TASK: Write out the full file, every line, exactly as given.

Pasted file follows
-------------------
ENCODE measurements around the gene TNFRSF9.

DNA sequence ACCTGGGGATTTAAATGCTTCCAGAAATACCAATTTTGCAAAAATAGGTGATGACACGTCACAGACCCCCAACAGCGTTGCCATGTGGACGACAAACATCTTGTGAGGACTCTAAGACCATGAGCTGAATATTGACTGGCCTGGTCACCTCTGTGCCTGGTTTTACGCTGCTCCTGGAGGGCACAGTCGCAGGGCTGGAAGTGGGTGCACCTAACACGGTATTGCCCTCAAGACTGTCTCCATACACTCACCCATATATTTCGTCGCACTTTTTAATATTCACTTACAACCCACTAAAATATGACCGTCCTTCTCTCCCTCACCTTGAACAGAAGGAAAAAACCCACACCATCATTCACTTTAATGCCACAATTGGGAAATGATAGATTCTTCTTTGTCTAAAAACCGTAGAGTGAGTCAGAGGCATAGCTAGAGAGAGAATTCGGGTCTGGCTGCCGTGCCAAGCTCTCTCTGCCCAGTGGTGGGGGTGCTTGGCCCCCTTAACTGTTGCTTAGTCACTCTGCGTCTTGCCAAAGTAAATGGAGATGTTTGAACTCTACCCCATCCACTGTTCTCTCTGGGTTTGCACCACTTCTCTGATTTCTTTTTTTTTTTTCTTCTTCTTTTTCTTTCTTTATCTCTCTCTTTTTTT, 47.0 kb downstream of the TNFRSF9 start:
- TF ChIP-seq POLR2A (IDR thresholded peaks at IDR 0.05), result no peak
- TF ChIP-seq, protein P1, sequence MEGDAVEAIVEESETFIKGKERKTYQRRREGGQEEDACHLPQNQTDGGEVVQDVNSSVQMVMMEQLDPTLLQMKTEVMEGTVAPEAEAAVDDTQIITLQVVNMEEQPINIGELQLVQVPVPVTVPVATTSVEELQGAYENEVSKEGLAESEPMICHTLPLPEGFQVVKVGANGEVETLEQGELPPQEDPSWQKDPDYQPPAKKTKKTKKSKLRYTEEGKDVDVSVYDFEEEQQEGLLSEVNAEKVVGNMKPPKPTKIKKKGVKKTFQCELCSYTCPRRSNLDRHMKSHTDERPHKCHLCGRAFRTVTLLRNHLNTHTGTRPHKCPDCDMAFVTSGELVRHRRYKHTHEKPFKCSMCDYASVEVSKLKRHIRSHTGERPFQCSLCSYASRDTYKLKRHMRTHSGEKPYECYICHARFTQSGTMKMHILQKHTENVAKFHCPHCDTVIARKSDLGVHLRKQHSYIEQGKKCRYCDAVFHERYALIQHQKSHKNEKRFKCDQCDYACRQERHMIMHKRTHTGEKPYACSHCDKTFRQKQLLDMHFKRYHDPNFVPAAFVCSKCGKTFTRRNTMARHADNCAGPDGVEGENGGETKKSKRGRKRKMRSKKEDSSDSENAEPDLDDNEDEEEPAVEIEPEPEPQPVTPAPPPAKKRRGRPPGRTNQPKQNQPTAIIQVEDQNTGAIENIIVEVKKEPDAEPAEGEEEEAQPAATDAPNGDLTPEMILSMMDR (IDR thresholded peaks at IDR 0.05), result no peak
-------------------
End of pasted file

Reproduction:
ENCODE measurements around the gene TNFRSF9.

DNA sequence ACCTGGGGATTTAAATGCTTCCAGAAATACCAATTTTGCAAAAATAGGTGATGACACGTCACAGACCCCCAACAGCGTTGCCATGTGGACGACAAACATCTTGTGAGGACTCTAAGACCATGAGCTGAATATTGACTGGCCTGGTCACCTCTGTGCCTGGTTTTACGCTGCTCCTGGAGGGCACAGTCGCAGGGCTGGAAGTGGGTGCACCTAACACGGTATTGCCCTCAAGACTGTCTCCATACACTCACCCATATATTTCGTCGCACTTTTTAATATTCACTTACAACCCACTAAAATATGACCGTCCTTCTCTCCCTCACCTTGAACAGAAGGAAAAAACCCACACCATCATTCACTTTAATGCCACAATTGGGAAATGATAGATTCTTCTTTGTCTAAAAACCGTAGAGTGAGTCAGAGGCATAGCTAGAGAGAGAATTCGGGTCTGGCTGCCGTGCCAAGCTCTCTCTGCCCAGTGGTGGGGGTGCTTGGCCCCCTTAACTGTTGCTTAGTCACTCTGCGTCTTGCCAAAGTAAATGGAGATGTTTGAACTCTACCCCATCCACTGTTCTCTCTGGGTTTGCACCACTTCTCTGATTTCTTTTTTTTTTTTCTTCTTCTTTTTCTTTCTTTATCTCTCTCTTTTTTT, 47.0 kb downstream of the TNFRSF9 start:
- TF ChIP-seq POLR2A (IDR thresholded peaks at IDR 0.05), result no peak
- TF ChIP-seq, protein P1, sequence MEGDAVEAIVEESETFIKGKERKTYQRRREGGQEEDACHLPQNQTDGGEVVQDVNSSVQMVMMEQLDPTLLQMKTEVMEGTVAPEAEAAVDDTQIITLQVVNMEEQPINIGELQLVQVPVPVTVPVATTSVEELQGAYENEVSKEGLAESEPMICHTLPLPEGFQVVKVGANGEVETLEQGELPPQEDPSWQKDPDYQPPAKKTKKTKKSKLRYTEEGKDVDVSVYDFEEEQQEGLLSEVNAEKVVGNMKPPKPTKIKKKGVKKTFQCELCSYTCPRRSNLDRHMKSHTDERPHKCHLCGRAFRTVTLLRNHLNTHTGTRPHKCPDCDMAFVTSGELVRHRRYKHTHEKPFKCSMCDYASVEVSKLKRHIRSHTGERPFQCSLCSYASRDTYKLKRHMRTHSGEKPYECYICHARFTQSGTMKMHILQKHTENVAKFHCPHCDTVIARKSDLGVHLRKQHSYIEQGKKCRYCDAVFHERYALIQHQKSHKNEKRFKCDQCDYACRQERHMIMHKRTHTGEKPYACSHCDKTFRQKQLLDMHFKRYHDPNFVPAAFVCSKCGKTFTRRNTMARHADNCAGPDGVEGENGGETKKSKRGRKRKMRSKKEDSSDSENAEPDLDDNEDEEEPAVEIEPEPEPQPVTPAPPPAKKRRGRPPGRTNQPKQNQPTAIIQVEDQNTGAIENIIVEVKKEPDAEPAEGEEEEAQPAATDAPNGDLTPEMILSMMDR (IDR thresholded peaks at IDR 0.05), result no peak